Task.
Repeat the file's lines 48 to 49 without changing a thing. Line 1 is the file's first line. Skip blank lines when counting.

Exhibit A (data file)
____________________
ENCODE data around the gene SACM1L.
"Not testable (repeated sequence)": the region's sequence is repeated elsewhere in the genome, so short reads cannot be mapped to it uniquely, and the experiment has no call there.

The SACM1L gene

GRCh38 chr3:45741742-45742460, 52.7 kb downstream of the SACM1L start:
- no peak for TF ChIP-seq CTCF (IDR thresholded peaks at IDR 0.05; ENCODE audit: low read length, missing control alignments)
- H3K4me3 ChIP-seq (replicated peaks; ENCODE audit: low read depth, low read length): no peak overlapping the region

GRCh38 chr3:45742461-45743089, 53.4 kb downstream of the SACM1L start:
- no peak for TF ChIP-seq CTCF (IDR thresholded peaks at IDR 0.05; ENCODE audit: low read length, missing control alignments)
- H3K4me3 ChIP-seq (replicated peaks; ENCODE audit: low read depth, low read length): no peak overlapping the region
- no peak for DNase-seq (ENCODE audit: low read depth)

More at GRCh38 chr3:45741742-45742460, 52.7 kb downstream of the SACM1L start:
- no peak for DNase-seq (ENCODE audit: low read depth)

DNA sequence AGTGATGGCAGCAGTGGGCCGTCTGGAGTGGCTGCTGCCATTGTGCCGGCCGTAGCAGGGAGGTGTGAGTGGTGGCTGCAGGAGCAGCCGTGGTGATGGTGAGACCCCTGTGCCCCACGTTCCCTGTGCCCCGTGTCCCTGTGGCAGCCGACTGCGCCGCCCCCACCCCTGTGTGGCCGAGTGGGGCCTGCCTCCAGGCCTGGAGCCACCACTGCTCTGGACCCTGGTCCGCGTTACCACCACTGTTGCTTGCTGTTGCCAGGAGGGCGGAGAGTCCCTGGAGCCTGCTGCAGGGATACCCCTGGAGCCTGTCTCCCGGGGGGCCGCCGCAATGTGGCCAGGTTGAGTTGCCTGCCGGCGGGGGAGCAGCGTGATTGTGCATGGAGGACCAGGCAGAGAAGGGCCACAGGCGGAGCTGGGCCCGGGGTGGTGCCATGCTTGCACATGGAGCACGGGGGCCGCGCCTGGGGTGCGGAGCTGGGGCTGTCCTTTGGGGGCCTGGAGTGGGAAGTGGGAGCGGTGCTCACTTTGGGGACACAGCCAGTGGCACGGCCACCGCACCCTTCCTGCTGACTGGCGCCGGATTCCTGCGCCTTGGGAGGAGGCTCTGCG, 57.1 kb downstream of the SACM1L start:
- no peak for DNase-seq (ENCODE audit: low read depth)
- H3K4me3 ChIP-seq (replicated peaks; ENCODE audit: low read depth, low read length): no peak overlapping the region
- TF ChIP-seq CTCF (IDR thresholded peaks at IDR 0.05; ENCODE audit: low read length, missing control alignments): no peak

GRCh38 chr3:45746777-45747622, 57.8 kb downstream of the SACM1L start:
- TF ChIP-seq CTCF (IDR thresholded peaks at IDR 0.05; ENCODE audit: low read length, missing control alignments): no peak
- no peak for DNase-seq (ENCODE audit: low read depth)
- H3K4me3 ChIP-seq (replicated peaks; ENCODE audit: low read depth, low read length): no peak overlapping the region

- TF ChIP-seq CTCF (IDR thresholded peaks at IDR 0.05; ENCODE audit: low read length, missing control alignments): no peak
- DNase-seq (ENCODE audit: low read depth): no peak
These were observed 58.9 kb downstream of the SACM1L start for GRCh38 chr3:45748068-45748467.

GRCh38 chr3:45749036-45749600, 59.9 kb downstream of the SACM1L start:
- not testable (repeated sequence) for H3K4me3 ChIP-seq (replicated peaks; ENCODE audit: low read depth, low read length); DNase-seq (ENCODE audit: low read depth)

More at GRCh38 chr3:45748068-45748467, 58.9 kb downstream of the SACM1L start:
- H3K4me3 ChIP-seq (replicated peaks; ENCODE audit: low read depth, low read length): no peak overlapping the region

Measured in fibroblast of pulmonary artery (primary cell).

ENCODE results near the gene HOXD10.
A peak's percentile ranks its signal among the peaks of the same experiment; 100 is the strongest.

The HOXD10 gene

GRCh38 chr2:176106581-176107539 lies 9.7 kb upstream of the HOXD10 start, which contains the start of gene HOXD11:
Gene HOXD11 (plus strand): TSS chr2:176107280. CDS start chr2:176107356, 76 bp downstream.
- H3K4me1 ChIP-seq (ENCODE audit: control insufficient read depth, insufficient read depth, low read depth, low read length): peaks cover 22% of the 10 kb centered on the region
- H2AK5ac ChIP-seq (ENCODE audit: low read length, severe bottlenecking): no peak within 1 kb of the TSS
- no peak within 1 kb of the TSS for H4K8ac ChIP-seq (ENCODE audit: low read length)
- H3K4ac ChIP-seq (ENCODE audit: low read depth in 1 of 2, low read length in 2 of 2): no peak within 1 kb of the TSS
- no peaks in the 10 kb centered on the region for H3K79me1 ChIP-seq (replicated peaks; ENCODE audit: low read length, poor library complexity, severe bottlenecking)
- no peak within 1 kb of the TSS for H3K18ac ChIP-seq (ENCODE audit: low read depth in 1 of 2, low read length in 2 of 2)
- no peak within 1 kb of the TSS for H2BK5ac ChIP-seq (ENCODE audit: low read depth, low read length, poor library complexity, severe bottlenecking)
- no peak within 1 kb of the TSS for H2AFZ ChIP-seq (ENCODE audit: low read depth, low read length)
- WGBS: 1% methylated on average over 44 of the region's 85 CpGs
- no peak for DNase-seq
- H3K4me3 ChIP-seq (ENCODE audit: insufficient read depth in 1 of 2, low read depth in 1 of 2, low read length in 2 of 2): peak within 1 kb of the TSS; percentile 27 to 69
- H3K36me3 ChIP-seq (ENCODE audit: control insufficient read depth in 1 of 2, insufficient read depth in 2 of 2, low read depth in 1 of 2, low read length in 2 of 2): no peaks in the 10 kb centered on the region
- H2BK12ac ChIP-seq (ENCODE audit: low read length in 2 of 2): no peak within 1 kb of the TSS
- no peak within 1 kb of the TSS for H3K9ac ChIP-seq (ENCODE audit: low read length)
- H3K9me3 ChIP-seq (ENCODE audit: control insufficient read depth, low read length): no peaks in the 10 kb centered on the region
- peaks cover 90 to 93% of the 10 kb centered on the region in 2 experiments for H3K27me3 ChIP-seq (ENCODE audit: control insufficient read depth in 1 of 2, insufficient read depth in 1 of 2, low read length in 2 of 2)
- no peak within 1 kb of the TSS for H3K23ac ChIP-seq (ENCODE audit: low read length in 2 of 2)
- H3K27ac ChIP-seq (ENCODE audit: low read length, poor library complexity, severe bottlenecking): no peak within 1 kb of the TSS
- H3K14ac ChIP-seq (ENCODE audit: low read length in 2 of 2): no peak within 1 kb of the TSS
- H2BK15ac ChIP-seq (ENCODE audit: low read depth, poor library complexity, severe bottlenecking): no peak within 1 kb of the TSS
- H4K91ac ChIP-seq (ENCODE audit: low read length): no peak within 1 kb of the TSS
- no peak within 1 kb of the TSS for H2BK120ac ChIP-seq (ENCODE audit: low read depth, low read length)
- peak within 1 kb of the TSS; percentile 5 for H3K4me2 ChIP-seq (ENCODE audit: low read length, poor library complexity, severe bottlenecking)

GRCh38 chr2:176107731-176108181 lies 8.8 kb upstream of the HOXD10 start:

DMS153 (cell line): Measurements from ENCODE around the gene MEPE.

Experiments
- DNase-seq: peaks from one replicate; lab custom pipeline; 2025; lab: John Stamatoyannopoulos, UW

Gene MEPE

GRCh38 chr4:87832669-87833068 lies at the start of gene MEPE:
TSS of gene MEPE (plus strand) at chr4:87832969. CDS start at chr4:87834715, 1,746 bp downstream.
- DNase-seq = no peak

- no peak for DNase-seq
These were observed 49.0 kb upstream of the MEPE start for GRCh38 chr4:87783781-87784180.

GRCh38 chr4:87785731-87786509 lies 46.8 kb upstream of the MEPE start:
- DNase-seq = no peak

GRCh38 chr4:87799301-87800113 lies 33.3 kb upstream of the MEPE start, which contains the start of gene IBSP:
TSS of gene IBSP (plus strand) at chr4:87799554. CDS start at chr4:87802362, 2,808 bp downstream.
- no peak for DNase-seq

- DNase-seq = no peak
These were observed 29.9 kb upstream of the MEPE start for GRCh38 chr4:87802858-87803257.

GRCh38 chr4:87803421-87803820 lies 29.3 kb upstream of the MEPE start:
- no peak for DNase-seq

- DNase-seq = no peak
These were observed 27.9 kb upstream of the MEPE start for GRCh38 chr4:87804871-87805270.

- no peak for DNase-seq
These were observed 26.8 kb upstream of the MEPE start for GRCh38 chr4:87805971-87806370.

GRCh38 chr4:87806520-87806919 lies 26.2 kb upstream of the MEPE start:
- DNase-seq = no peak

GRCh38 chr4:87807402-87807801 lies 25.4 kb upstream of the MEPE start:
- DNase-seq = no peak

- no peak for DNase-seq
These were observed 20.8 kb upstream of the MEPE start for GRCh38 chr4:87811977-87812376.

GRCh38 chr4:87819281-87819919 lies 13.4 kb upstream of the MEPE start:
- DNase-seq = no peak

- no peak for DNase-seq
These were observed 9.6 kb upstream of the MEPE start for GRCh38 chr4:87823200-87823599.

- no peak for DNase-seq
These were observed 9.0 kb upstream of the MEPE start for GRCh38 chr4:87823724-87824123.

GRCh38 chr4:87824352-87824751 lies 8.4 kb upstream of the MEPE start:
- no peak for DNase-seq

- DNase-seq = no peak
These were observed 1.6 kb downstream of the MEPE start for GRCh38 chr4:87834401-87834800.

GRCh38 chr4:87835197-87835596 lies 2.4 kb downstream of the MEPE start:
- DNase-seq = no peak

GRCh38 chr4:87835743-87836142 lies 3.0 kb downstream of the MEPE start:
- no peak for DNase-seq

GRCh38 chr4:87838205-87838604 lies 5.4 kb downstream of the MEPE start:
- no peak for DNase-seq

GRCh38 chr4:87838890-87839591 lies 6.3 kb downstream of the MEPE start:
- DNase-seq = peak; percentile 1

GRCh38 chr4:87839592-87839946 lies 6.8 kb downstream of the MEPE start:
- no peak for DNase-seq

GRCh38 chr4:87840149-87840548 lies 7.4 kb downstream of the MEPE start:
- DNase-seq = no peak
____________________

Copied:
- H3K9me3 ChIP-seq (ENCODE audit: control insufficient read depth, low read length): no peaks in the 10 kb centered on the region
- peaks cover 90 to 93% of the 10 kb centered on the region in 2 experiments for H3K27me3 ChIP-seq (ENCODE audit: control insufficient read depth in 1 of 2, insufficient read depth in 1 of 2, low read length in 2 of 2)